This device replaced the Sigaba and was developed in 1952. It was used for Secret-level communications and by NATO troops for interoperability with U.S. forces. The device has eight rotors with seven rotors moving in an irregular pattern. It was one of the early machines that had to meet ruggedness requirements. It also used a new technique for "on-the-fly" printing. The print hammer struck the paper while it was still rotating, but the type was still clear. The methodology was later used commercially.
This device is a family of encryption devices based on transistor technology for secure voice communications. The device could be included in a manpack for portability. Designed for the Vietnam War (and rapidly deployed), it was used well into the 1980s. The airborne version included an internal shock sensor. If the plane crashed (or sometimes even with a hard landing) the sensor triggered and reset all the keys back to zero preventing the daily key from falling into enemy hands.
This device provided secure radio communications through scrambling and was the follow-on to the NESTOR (KY-38). The device was used by U.S. and allied military and law enforcement. The descrambling keys were distributed on paper tape and loaded into the key tape readers. The device provided tactical secure voice and data on UHF and VHF line of sight, UHF SATCOM networks and tactical phone systems. When a key was turned, communications switched from unclassified to classified. It was replaced in 1993.
The device provided secure connections, (voice, video, data) between the military servicemembers forward deployed in the field and the upper echelons back at the command. The servicemen and women in the trenches would use this device to relay information to the headquarters command rapidly and receive orders back just as quickly. This device ensured that the commanders are able to make informed decisions for quick action. It also gave the service members access to computer information and search engines in remote areas. The FALCON uses standard Internet Protocol but in a highly secure way with easy transport. The integrated device is ruggedized and can be set up quickly for secured communications for U.S. and coalition partners.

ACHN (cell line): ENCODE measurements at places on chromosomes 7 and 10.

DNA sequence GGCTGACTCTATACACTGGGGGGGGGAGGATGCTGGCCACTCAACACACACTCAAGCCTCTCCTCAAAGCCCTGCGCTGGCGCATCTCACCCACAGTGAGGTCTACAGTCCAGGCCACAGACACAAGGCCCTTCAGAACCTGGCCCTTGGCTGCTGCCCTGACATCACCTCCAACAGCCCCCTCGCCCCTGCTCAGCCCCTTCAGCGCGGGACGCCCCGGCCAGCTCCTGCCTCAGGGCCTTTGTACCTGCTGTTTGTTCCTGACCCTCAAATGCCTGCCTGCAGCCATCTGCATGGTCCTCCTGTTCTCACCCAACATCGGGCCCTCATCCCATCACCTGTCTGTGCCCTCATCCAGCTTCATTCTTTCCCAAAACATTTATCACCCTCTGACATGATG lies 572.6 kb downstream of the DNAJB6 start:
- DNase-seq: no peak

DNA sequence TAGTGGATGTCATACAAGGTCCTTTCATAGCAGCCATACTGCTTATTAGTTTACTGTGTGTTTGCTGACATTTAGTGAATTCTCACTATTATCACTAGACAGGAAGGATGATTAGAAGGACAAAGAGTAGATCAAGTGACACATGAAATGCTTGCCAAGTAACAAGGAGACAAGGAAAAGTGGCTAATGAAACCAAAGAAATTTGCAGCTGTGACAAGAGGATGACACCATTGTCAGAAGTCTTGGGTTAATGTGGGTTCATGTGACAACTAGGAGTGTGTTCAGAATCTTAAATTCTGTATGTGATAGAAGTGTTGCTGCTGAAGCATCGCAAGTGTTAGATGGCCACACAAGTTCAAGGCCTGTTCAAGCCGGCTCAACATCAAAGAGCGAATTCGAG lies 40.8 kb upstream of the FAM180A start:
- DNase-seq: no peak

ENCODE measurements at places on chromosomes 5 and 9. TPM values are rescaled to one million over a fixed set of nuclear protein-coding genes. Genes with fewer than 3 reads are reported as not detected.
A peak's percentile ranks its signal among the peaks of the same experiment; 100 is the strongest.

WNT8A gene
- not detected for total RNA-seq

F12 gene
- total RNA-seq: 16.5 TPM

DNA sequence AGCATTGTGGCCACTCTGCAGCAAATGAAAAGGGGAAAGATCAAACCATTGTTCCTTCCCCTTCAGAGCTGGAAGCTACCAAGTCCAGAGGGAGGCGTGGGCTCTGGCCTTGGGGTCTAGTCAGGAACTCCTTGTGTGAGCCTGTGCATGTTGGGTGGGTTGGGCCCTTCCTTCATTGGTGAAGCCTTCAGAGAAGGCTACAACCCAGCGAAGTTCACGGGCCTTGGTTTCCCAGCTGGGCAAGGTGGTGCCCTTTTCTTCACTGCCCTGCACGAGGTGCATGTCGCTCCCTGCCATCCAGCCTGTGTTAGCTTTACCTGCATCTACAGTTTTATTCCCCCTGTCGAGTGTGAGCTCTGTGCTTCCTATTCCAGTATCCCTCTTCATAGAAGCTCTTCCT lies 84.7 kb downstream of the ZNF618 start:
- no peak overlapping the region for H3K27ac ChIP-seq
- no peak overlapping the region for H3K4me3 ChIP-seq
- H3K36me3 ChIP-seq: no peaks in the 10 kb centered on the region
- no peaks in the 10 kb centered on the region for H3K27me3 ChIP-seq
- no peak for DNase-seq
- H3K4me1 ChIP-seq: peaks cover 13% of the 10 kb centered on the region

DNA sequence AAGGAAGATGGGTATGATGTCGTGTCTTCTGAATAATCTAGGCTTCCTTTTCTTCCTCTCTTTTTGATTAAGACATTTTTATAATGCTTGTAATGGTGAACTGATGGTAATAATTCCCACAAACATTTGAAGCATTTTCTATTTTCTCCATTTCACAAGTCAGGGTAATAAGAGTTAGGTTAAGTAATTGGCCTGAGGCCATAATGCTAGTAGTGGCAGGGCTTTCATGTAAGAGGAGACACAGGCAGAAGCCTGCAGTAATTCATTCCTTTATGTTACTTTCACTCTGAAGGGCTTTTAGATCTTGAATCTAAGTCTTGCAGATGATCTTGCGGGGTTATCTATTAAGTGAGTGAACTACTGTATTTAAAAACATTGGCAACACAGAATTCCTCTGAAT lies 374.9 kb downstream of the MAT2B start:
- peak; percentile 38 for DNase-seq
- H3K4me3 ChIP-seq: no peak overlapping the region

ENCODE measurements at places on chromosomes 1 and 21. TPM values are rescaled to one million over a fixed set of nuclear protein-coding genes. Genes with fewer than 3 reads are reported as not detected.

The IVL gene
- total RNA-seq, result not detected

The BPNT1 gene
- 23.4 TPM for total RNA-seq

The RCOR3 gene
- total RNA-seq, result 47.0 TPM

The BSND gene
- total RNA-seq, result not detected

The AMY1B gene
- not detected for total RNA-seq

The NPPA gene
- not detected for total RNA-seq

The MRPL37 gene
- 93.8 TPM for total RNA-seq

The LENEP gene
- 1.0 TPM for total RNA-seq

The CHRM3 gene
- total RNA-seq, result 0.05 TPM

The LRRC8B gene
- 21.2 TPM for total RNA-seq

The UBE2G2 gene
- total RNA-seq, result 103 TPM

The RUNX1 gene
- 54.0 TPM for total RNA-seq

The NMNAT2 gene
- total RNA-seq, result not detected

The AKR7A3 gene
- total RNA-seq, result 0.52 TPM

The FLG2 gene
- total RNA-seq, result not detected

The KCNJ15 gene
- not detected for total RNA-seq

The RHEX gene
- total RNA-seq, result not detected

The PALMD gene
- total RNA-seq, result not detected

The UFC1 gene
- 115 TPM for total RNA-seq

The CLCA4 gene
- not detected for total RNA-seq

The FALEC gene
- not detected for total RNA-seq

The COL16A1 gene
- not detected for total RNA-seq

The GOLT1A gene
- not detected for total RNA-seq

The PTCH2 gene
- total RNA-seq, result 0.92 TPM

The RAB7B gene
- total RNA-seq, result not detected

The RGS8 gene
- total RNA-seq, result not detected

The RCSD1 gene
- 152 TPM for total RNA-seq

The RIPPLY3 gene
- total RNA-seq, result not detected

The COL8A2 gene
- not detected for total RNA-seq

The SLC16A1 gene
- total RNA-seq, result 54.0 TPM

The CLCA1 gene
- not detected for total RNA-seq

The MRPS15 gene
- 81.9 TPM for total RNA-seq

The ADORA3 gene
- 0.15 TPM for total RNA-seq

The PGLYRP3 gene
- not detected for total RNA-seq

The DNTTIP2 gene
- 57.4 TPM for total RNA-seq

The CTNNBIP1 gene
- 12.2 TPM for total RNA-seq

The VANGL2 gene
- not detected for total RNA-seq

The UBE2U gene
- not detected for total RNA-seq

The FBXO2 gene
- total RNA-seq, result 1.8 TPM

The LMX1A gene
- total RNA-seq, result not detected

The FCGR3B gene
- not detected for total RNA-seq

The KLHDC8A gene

This device is used for command authentication and decryption of space communications, typically within satellites. It was NSA's first try to meet NASA's size, weight, and power (SWAP) restrictions by introducing integrated circuit technology. It was employed very early on (1968). In the early days the Air Force was having a problem with the Satellite Control Facility (SCF). Each Satellite Program Office built satellites using their own frequencies, modulation, and data formats. This caused the SCF to install unique ground hardware and software to support each program. To solve this problem, the Air Force started to standardize the communications interface from the ground stations to all their satellites. NSA assisted the U.S. Air Force by developing "Security Modules" for these communications links. Thus began the development of the KG-29 systems.
This device was developed to replace the KGR-29 for space communications. It began development in 1975 and was used until 1995. It reduced the size, weight, and power consumption even more than the KGR-29 for satellite communications security equipment, making it the smallest produced encryption devices for satellites. It was finally replaced in 1994 by the NSA-developed ASIC (Application Specific Integrated Circuit) that are used on satellites command and authentication systems today.
This device is an encryptor/decryptor for ground and space communications developed in the early 1970s. The KG-46 encrypts plaintext digital data for transmission from space to a ground station and deciphered digital cipher data received from the ground station for use on the spacecraft. This particular one never made it into space having been destroyed when the Titan-34D missile exploded at launch.